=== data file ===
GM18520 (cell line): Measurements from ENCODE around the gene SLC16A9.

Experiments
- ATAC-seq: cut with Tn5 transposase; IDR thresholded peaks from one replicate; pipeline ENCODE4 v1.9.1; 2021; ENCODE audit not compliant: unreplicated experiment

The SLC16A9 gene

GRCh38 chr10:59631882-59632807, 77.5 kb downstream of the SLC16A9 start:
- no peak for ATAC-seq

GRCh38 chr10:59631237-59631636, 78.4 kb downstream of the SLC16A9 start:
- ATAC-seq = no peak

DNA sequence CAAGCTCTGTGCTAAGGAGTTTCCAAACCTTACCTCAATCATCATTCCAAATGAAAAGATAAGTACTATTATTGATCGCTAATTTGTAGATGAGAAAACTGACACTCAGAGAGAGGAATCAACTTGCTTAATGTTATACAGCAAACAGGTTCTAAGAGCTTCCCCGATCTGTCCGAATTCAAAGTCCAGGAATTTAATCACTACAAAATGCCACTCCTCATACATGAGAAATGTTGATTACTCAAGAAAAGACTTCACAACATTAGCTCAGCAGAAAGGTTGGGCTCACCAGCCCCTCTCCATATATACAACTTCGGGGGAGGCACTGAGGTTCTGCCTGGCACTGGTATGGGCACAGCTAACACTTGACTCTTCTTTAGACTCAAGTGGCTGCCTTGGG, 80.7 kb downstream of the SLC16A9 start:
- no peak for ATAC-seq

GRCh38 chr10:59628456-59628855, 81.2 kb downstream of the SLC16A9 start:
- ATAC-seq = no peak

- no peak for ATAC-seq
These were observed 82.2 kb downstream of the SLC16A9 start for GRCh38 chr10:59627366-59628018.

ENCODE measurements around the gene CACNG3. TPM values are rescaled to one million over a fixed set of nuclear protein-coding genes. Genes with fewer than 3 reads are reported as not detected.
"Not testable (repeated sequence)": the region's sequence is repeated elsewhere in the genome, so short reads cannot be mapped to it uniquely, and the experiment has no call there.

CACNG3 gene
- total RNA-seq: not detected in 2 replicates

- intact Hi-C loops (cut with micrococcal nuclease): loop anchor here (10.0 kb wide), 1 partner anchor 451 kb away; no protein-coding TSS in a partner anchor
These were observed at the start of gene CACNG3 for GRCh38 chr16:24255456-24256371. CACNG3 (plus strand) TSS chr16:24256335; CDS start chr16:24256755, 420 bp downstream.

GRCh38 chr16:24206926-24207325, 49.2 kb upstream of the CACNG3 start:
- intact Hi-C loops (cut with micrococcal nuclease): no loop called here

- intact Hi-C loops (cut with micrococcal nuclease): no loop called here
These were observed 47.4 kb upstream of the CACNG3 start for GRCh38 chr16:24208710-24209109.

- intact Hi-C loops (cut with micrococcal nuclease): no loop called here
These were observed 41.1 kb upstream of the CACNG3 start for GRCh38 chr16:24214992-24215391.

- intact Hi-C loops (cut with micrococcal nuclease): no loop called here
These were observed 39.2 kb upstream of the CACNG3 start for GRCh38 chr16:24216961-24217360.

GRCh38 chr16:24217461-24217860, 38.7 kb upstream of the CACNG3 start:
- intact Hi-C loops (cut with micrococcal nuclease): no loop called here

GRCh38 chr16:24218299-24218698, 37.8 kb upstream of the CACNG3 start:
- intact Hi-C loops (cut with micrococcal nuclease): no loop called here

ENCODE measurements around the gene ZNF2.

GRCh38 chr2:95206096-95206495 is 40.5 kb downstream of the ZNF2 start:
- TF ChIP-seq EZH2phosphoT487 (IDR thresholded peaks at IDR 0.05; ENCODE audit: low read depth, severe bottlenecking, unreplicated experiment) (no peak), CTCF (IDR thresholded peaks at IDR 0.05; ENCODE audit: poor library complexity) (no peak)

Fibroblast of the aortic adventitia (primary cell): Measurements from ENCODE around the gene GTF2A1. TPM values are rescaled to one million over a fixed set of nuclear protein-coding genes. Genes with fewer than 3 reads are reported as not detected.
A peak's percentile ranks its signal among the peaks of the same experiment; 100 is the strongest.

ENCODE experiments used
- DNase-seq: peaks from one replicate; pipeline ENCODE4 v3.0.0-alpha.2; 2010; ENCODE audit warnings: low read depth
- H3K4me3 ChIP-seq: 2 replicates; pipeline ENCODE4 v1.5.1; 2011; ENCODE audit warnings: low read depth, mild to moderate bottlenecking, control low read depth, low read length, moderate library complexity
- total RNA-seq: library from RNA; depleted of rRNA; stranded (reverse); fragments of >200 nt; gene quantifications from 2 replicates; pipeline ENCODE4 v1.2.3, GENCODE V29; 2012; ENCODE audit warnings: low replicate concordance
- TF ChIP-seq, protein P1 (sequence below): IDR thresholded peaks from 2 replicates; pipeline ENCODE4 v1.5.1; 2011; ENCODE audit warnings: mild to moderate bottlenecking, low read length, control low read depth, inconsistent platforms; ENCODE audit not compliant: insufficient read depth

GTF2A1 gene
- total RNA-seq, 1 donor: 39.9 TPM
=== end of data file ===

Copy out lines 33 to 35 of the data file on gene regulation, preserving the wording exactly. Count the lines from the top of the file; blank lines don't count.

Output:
ENCODE measurements around the gene ZNF2.

GRCh38 chr2:95206096-95206495 is 40.5 kb downstream of the ZNF2 start:
- TF ChIP-seq EZH2phosphoT487 (IDR thresholded peaks at IDR 0.05; ENCODE audit: low read depth, severe bottlenecking, unreplicated experiment) (no peak), CTCF (IDR thresholded peaks at IDR 0.05; ENCODE audit: poor library complexity) (no peak)